What you need is a sense of how realistic those targets are. Will the club listen to offers? Is the player open to a move? If so, is he prepared to push through the move at the other end? Fail to understand all that and you run the risk of bidding for players who you have little or no chance of signing. Several times over in the case of Benik Afobe.
I have no doubt that the majority of rumours and transfer links were completely unfounded but the fact remains we didn’t strengthen defensively when it’s clearly an area in which we’re lacking. Is that bad luck or bad planning?
Gary’s recent piece questioned the appeal of our club to a certain calibre of player. I’d agree that some players wouldn’t be prepared to wear the yellow and green but our scouting network should be filtering those out as non-starters. Otherwise David McNally could find himself on a flight to Italy (for example) for discussions with a player who simply isn’t going to sign.
Similarly you need to understand the wider market and the knock-on effects of various transfers on your chosen targets. The little nuances such as the impacts of Glenn Murray’s move to Bournemouth on the chances of bringing in Dwight Gayle. Either act before Bournemouth make their much rumoured move or look elsewhere; don’t wait until the last few hours when it all comes across as slightly desperate.
Yes it’s complicated but that’s what separates the people who play Football Manager from those whose job title is the Head of Scouting at a Premier League club.
Darnbrough was previously at Burnley where he made headlines due to the email he sent round to various agents asking if they had any players. I guess it could be argued that it’s a logical thing to do. It could also be interpreted as a desperate measure from someone struggling to identify targets through the usual means. Either way Burnley’s lack of transfer activity was widely questioned during their solitary season in the premier league which ended in relegation.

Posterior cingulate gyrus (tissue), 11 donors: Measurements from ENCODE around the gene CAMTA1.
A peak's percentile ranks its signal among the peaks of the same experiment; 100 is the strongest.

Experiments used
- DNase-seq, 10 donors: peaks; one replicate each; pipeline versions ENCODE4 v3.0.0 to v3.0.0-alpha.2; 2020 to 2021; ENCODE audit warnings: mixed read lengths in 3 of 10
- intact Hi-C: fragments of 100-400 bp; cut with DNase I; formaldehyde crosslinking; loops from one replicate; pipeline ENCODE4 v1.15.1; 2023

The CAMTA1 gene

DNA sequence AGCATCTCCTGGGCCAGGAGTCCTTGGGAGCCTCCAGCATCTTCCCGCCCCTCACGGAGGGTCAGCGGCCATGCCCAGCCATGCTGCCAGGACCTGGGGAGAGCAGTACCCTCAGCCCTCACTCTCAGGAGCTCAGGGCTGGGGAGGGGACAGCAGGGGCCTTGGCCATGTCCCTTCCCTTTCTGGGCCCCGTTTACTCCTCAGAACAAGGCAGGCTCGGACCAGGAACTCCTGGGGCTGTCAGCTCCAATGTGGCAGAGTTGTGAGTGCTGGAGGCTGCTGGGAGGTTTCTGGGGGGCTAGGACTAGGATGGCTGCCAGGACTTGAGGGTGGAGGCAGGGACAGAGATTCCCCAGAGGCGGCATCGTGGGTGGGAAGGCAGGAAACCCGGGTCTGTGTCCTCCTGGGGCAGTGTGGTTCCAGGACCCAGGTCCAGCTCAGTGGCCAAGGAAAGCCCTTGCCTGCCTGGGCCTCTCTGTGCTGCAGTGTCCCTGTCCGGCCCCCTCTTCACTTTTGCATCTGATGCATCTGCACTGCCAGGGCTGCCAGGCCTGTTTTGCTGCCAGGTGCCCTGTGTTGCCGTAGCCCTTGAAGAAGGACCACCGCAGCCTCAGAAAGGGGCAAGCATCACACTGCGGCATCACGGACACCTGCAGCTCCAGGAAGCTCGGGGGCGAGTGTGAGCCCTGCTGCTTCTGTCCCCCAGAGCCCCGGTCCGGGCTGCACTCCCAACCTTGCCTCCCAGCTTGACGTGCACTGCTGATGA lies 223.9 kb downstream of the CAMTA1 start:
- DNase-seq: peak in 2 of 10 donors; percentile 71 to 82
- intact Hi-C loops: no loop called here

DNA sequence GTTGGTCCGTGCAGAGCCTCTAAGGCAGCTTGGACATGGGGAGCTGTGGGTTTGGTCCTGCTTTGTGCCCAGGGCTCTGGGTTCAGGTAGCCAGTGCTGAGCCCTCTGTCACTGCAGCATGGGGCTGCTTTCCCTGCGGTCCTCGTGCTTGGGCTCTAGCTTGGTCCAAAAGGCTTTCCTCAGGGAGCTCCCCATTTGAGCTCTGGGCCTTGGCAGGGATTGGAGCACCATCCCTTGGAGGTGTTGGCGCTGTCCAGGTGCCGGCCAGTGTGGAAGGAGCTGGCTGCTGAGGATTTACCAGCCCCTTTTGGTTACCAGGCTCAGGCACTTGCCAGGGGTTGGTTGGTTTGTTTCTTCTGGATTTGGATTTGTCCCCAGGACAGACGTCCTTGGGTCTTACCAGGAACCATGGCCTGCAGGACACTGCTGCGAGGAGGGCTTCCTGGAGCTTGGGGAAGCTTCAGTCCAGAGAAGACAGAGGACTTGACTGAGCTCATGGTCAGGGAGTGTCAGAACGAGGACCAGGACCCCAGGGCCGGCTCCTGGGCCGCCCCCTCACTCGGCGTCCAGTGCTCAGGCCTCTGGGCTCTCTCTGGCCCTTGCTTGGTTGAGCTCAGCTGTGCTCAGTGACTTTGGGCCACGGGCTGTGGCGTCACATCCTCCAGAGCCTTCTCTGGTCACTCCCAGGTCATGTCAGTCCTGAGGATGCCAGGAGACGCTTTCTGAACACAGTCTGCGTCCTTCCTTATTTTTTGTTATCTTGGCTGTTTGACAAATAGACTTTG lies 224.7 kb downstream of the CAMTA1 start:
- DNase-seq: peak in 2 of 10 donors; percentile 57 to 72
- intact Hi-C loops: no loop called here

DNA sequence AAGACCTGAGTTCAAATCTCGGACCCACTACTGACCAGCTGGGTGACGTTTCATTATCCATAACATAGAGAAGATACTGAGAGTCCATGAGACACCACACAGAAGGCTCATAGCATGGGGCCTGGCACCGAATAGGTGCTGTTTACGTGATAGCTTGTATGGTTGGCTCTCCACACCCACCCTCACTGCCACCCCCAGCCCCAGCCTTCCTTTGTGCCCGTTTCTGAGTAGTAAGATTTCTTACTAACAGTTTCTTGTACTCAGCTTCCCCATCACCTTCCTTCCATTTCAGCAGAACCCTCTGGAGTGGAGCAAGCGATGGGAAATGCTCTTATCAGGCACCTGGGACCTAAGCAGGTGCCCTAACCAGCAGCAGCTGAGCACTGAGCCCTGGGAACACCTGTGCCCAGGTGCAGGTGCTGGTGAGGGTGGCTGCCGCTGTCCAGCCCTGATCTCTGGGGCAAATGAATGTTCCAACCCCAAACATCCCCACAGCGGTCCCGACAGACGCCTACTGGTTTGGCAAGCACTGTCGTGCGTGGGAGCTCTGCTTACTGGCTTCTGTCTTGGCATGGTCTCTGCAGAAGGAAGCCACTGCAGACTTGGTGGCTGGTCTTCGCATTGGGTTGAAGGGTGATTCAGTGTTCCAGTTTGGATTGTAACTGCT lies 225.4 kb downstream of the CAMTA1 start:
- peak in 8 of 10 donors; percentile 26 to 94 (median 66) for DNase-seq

Let’s just hope we don’t share the same fate.
Okay, rant over.
What’s done is done and Alex knows the players he has at his disposal. To be fair to those players, with the exception of Southampton, they have shown that they are more than capable of competing in the top flight.
And there are more reasons to remain hopeful, not least of all, our Congolese contingent. If Mbokani can do what neither Grabban nor Jerome managed to and find the back of a gaping River End net then that’s another big plus. Mulumbu (courtesy of Lee Darnbrough it should be noted) will be a very welcome addition and shield the back-four.
Much as I grew to love Bradley Johnson, I suggested in my last piece that I couldn’t see him repeating his goal scoring antics and that Olsson and Brady down the left has a better feel about it. If Jarvis can discover the form that turned him into a £11million pound player, he will be another useful option down the flank that ‘Bradderz’ made his own last year. The reaction to his signing (me included) was surely a reflection of the disappointment of losing our player of the season in much the same way that we initially turned on Wes when he replaced Huckerby.
You can’t beat a good old-fashioned moan to help get things out of your system. By the time Bournemouth come to town on Saturday, a combination of the international break and my pre-match beers will have made the disappointment of deadline day a distant and possibly fuzzy memory.
Like the rest of the Yellow Army, I will be fully committed to the cause.
See you there!